Shout Factory’s The People Under The Stairs Blu-ray Release
Shout Factory earns the Collector's Edition tag with a heavy supplement package.
Published on August 14, 2015 | Filed under Review
The People Under The Stairs

Wes Craven had a really weird 1990s. Following his all out horror 1980s with A Nightmare On Elm Street, Deadly Friend, The Serpent and the Rainbow and Shocker, he would turn to material decidedly more off kilter in the decade that followed. Craven’s 90s would include the likes of the Eddie Murphy gore comedy Vampire In Brooklyn, the almost too meta New Nightmare, the hugely popular Scream, its sequel Scream 2 and the Meryl Streep drama Music of the Heart. But Wes would start the decade with what is perhaps his most underrated and truly bizarre work, 1991’s The People Under the Stairs.

The People Under the Stairs was marketed as a horror movie by Universal, likely because they had no idea how else to sell it to viewers. It starts out as a sort of urban gold hunting story ala Walter Hill’s wonderful Trespass which would release the following year, but quickly becomes something more sinister and flat out wacky. The central character is a kid named Fool (and he is looking for gold, get it?) in a creepy neighborhood house owned by characters only billed as Man and Woman (played by Twin Peaks regulars Everett McGill and Wendy Robie), who have some fucked up lineage and keep a bunch of maimed spawn in their basement. Except for the innocent, virginal girl who lives in some high up room ala Rapunzel and the one named Roach who runs freely in the walls. But you best believe that Man will put on his bondage gear jumpsuit and grab his twelve gauge to get rid of that menace. Yeah, it’s that kind of movie.


This one is really all over the place and may be a bit too uneven to be as embraced by many as it should. The central character is a kid and it at times feels like a kids movie, albeit one with dark sexual undertones and cannibalism. It’s sort of in line with something like Shrunken Heads in that way, perhaps most likely to appeal to an audience it is restricted to and available to an audience that won’t know what to do with it. It doesn’t really work as a horror film, but as a piece of dark comedy it truly excels. It feels kinda like some John Waters version of the Klaus Kinski starring Crawlspace from 1985, only with more bondage gear and slingshots. It may not be for everyone but you’ll be hard pressed to find genre cinema more inspired and strange than this, especially from a major studio and director. It may not be Craven’s most revered work of the decade, but it’s easily his most unique.

Scream Factory have brought this to Blu-ray for the third time, Universal released a disc in the US previously and Arrow in the UK, and the results are what we’d expect at this point. This looks pretty much identical to the Universal disc (I haven’t seen the Arrow, but from what I’ve read, it uses the same source) which isn’t necessarily a good or bad thing. The transfer is solid and gets the job done with dark blacks (this is pretty much all indoors) and an overall clean presentation. Still, this could most definitely look better than it does and it’s a shame that SF didn’t make a new transfer for something touted as a Collector’s Edition. Audio includes DTS HD 5.1 and 2.0. The former is new to this release and it sounds good but I’ll always advocate for, and am happy with the inclusion of the original 2.0 track. No issues to report with the audio presentation here, fans will be very happy.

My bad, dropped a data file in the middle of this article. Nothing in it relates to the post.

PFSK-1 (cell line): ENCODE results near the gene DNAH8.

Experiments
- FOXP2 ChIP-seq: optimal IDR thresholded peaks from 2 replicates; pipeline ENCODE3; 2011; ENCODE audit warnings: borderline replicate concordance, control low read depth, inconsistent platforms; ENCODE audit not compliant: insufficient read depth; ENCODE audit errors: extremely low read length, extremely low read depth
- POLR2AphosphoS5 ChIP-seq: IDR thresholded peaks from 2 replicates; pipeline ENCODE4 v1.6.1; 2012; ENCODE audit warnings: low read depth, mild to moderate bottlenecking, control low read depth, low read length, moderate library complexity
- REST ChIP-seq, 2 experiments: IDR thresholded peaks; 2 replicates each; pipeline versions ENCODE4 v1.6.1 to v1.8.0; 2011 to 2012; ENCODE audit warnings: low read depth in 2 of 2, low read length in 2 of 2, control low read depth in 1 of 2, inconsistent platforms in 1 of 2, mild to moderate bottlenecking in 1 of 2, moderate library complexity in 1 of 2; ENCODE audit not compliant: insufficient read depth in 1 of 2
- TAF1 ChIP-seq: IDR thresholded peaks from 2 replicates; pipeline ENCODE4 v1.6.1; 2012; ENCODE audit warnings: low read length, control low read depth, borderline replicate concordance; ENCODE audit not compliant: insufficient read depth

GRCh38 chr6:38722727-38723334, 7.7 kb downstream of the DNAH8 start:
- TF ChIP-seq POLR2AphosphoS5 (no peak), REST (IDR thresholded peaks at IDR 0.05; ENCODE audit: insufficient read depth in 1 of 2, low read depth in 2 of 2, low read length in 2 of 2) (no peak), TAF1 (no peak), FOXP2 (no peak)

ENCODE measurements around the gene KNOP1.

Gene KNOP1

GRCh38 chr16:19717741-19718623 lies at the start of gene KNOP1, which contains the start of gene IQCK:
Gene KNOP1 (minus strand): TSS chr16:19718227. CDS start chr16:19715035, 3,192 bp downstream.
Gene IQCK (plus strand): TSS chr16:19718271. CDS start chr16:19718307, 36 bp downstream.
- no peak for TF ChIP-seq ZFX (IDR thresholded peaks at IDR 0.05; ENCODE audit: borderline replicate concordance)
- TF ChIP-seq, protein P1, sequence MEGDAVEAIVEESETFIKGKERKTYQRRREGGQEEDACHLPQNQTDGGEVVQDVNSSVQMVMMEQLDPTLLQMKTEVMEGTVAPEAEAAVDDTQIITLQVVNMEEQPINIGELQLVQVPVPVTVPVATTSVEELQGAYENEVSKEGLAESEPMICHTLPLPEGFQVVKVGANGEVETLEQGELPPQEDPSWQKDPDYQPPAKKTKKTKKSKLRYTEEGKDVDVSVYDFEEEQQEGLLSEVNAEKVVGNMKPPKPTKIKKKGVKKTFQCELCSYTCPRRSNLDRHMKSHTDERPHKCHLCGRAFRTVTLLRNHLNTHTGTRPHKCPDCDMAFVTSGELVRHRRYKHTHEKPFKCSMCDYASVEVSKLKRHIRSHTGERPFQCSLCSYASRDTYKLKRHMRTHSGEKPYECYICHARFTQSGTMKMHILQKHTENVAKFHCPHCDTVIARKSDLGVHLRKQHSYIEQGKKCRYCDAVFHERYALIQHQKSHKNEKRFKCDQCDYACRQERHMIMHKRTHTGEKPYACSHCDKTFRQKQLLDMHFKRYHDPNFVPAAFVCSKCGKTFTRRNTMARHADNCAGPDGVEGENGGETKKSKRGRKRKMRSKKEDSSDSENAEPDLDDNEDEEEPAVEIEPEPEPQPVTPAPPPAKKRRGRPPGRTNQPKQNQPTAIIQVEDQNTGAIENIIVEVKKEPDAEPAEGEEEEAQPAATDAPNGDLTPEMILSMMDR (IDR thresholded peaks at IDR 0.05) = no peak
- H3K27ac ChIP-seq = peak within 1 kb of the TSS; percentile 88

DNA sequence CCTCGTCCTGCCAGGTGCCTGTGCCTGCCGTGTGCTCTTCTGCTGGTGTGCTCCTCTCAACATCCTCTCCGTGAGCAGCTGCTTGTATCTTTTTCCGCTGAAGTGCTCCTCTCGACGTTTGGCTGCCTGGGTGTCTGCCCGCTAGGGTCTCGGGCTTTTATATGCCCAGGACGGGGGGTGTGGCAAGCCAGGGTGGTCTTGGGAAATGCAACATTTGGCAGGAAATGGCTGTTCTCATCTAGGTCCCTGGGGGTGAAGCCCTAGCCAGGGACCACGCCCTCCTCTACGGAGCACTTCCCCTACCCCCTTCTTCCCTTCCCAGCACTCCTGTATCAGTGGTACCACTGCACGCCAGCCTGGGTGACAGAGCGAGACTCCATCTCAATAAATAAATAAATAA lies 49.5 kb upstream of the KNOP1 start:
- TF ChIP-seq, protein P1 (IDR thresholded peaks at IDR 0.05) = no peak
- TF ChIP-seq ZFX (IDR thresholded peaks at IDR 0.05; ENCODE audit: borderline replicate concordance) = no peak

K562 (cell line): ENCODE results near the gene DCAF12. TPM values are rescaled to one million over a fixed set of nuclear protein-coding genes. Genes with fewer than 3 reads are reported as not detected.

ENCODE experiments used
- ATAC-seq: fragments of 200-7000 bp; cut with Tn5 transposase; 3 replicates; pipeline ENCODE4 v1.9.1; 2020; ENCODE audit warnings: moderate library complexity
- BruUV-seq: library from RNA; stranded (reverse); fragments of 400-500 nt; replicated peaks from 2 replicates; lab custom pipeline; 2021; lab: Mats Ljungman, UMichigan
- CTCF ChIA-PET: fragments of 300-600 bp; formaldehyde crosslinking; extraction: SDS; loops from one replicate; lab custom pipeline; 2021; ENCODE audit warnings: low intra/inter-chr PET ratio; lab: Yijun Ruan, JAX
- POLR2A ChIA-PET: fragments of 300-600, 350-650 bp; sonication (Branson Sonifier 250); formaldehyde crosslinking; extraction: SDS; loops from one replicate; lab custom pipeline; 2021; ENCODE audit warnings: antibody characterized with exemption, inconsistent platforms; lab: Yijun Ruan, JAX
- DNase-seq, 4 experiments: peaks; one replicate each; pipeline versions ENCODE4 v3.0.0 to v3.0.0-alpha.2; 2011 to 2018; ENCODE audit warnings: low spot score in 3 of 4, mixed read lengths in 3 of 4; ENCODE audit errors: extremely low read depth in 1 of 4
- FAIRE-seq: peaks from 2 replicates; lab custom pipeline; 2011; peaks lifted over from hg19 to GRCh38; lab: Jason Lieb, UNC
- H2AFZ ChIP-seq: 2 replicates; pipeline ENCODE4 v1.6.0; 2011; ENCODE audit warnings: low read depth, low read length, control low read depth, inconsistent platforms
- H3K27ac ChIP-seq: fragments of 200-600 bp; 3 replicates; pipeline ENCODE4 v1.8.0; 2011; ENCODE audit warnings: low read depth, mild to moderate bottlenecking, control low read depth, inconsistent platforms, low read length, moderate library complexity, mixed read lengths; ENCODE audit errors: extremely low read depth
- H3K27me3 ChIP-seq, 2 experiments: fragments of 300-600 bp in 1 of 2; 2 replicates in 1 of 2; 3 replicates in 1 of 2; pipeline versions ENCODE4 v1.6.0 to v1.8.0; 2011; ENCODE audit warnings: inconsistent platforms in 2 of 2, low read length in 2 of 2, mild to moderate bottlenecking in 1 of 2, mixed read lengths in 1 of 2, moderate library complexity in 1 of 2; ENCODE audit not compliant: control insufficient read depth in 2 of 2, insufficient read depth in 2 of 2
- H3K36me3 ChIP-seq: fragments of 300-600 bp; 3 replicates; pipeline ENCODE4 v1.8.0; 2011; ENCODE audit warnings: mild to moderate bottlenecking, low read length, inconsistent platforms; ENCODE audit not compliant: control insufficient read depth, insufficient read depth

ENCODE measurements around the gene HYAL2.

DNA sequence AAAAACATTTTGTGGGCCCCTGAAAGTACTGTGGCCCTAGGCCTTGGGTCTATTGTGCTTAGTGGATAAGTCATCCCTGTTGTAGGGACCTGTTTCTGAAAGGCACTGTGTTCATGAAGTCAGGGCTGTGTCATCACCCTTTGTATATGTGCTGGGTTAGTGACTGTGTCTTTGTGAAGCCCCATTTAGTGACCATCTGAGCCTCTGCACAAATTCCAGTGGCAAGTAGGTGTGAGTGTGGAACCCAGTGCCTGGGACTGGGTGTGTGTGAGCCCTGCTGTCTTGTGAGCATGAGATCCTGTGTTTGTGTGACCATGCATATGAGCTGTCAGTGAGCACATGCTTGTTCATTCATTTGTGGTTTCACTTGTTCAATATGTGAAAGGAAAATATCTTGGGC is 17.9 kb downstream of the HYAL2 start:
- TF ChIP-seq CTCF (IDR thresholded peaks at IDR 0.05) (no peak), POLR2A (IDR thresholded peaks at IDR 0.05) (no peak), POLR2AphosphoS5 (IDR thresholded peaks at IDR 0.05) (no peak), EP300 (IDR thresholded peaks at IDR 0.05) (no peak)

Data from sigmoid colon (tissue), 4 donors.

What SF do offer up here and makes the release earn its Collector’s Edition tag is a heavy supplement package, especially considering that the previous Universal release was bare bones. We start with two audio commentary tracks, the first of which features Wes Craven and is the best extra in the set. Craven is very talkative and clearly has a lot of love for the film. A lot of information is provided but not at the expense of anecdotes and conversation. It’s a fun, informative track that makes the disc well worth the cost of upgrading for fans. Next up is a commentary with a few of the cast members, but it’s a real mess. It’s hard to tell who is talking and it’s clear that they aren’t all on the same page when it comes to facts or even what they’re watching. Not sure what went wrong here, maybe having someone moderate would have helped, but it’s a hard listen and isn’t very rewarding. Especially not compared to the Craven track. After the commentaries, we get some new interviews with Wendy Robie, the KNB Effects guys, DP Sandi Sisse, and composer Don Peake. All are well worth watching and add up to about an hour of content. After that, there’s some brief vintage behind the scenes material, storyboards and trailers. All in all, a great package from SF.

The People Under the Stairs will never garner the attention that the most well known Craven films have and it doesn’t really need to. This is a strange, almost unclassifiable piece of genre cinema that deserves to be championed despite its shortcomings and eccentricities. Scream Factory have put together a comprehensive package for fans with an unfortunately previously used, though still solid, transfer. Absolutely worth the upgrade for those with the Universal disc or fans of the film or Craven in general. Everyone else would do well to see this one prior to picking it up. It’s a weird one!

Justin LaLiberty holds degrees in film preservation from the L. Jeffrey Selznick School of Film Preservation and film studies from Keene State College. He is the Creative Manager at Alamo Drafthouse Yonkers and is an itinerant projectionist, ready to run reels if you've got 'em.
Justin LaLiberty